case put in place.

HTH,
Paul
Anonymous
a b V Motherboard
July 19, 2005 5:00:59 PM

Archived from groups: alt.comp.periphs.mainboard.asus (More info?)

I have a p4p800 revision 1 at my desk. No problems in the many months
I've had it. Running a 2.6Ghz and MX4000. VMWare pushes the CPU up
at times.

We have many p4p800 boards including SE and deluxe. By many, I mean we
probably have close to 100 of them. I don't have any way of scanning,
but that is about how many machines we've purchased since my machine
was built, and these all have p4p800's.
Anonymous
a b V Motherboard
July 19, 2005 5:14:24 PM

Archived from groups: alt.comp.periphs.mainboard.asus (More info?)

Steve wrote:

> I'm certain that there is a real quality problem with Asus boards now and
> would like to know if any of you, or how many of you may have experienced
> similar problems. I will never use another Asus board again, and I've been
> using them and recommending them for the past 11 years.
>

Sorry tp hi-jack the OP's post.

I've been watching these threads for some time now - and a lot of them
there are too. What do these problems mean for the end-user? Do we
simply sit tight and keep fingers crossed? Surely not.

If one of the large food retailers or motor manufacturers, for example,
discovered a faulty product, which constituted a risk to health and
safety, there would be an immediate product recall. Is the ASUS
motherboard an exception to the rule then?

Has anyone had any success RMAing a non-faulty board, simply because of
it's poor reputation?
Anonymous
a b V Motherboard
July 19, 2005 8:14:47 PM

Archived from groups: alt.comp.periphs.mainboard.asus (More info?)

In article <1eZCe.6133$N91.1635@trnddc08>, no_@spam_verizon.net says...
> A motherboard cannot run "hot". You were running P4 procs on those boards,
> and the procs supported by those boards run at temps just below the temp at
> the surface of the sun. I would surmise that your problems were related
> directly to inadequate cooling. the ASUS boards you cited are very stable,
> rock solid boards when implemented in a well cooled environment.

Actually, the motherboard can run HOT. The non-CPU parts, like the
Chipsets, RAM, regulators, even resistors, can all generate heat (and
do).

Many of the motherboard include head-sinks directly on the main chipset
LSI chip now.

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remove 999 in order to email me
Anonymous
a b V Motherboard
July 20, 2005 2:40:49 AM

Archived from groups: alt.comp.periphs.mainboard.asus (More info?)

I have a P4C800-E Deluxe with dead USB. All chips look ok.....'twas
wondering what the hey was going on. Now <sigh> I guess we know!

Thanks to all for posting.

z




"Steve" <spfouche@inetnow.net> wrote in message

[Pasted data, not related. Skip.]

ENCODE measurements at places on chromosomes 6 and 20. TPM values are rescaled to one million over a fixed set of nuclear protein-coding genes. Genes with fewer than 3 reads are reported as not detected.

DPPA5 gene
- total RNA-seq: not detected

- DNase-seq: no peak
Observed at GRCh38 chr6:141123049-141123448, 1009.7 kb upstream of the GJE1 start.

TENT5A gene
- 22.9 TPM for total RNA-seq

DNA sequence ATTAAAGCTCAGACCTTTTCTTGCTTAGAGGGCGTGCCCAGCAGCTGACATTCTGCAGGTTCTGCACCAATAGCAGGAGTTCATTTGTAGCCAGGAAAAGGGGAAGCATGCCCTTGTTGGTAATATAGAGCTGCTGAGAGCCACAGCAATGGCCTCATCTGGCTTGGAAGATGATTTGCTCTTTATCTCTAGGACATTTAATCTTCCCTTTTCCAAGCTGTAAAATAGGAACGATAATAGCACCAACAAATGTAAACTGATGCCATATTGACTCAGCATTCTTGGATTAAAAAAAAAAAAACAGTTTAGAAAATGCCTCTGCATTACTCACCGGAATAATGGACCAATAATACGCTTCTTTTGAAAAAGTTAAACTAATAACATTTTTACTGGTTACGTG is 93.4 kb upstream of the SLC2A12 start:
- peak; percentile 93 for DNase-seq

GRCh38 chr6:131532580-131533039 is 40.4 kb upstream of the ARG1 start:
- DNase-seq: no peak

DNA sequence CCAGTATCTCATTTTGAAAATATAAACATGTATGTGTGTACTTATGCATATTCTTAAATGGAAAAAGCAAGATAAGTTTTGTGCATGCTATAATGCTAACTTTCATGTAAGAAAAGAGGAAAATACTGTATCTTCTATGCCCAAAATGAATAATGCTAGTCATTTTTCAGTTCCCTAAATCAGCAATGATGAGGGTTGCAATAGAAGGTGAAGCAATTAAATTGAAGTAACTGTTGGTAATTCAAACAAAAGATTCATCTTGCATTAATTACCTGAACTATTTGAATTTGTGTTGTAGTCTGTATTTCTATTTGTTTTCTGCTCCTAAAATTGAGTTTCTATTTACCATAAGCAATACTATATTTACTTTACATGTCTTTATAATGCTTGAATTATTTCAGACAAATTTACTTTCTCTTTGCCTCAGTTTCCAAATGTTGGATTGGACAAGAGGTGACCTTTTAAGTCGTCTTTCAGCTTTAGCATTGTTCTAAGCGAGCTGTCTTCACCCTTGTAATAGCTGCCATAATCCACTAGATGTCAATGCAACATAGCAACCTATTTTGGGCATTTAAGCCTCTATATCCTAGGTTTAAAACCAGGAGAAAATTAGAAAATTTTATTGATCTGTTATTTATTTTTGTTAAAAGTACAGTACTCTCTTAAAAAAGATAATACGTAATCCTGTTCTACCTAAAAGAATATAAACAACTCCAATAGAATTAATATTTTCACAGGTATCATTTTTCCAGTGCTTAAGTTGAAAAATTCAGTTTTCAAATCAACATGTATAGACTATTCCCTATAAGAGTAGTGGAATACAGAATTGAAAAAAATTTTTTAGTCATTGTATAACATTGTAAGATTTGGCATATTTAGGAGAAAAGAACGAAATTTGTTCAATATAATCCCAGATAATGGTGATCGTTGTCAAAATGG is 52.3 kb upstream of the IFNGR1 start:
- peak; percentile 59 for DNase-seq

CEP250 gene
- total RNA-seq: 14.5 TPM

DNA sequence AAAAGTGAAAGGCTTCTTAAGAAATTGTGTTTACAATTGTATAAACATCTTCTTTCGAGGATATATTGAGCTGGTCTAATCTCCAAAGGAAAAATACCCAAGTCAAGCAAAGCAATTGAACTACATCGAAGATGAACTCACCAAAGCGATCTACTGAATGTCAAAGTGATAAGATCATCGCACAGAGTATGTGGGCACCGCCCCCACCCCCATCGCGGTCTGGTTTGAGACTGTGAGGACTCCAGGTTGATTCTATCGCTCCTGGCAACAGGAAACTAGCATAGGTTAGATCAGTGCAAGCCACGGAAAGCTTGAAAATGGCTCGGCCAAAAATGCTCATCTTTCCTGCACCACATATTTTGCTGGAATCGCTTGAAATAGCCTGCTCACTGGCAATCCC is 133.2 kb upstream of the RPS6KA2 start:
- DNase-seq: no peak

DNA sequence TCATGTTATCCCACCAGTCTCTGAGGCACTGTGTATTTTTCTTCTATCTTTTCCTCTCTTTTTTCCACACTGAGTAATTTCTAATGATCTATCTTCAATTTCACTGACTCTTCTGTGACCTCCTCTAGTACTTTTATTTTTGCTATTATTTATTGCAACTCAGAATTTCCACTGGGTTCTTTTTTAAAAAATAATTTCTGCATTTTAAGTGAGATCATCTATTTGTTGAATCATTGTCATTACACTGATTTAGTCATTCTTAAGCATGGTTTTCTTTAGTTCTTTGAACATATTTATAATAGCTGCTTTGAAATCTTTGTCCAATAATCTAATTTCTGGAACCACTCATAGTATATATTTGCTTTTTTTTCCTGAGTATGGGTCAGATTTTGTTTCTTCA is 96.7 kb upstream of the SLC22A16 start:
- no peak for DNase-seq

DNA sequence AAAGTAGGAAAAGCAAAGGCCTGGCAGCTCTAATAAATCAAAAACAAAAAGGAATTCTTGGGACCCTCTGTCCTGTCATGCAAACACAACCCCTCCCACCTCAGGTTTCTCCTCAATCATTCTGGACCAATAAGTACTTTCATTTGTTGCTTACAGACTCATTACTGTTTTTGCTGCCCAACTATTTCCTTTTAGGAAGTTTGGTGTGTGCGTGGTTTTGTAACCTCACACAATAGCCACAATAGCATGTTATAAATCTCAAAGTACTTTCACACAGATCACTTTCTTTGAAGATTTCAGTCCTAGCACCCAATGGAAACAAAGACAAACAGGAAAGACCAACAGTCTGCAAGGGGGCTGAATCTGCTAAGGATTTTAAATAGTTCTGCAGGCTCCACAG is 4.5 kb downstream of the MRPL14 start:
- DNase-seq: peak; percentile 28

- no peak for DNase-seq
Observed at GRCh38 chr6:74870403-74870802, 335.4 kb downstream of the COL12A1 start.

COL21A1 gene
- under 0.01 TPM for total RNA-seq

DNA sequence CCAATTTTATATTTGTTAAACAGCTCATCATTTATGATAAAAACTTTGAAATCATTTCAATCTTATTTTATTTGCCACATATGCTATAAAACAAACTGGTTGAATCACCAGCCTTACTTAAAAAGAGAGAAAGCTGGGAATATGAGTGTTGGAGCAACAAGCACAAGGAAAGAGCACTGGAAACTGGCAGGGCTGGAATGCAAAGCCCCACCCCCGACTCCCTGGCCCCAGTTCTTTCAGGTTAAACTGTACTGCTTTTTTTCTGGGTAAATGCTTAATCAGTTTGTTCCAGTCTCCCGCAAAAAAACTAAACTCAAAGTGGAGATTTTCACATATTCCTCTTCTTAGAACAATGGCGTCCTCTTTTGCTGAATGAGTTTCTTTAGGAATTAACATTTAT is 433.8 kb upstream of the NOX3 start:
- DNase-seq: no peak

news:J92dnZrBZqOKsEHfRVn-rw@comcast.com...
> In the past 3 months I have seen 5 Asus mobos die. In the 10 years before
> then I have only seen ONE fail. All of the boards were either the
> P4P800-SE
> (3), the P4P800 Deluxe (2), or the newer P5GD2 Deluxe (1) mobos. All,
> except one, are used for AutoCAD workstations and use ATI 9600 or 9800
> video
> cards. At first I thought that the problem must have been a bad power
> supply, then a bad video card, then a bad hard drive...then memory. Now,
> I
> realize that these boards have serious problems. First, I've noticed a
> couple of things about all of the boards that did not apply to all of the
> other Asus boards that I've purchase/installed over the years (about 100
> or
> so).
>> -Steve
>
>
Anonymous
a b V Motherboard
July 20, 2005 3:55:29 AM

Archived from groups: alt.comp.periphs.mainboard.asus (More info?)

edavid3001@gmail.com wrote:

> I have a p4p800 revision 1 at my desk. No problems in the many months
> I've had it. Running a 2.6Ghz and MX4000. VMWare pushes the CPU up
> at times.


5 years and more of unpaused running a Business PC, administrated by
me. This is not possible with a P4 System. No ACPI or APM activated.
Used for every purpose. Internet, Office, Gaming, FAX and more...

It was (now they changed the whole system) a P54/133 and then a P55/200
with Windows NT Workstation 4.0, Office 95, 97, XP (ascending order
:-)).... the rest of the system was always the same. The 3.6 IBM
Platter did very well. The system run for years, without turning off.
And probably it would still run....

ASUS, off course. And a big 256MB of EDO RAM.



Best Regards,

Daniel Mandic
Anonymous
a b V Motherboard
July 20, 2005 5:43:32 PM

Archived from groups: alt.comp.periphs.mainboard.asus (More info?)

In article <nospam-1907052323100001@192.168.1.178>, nospam@needed.com
says...
> My P4C800-E has been fine so far. I'm just concerned with the
> long term prognosis, and what happens after the warranty has
> expired.

It's been my experience that most boards last longer than their warranty
and that by the time you need a repair, that the technology is so far
beyond what you want to repair, that it's a better investment to just
buy a new board and chips to get the better performance.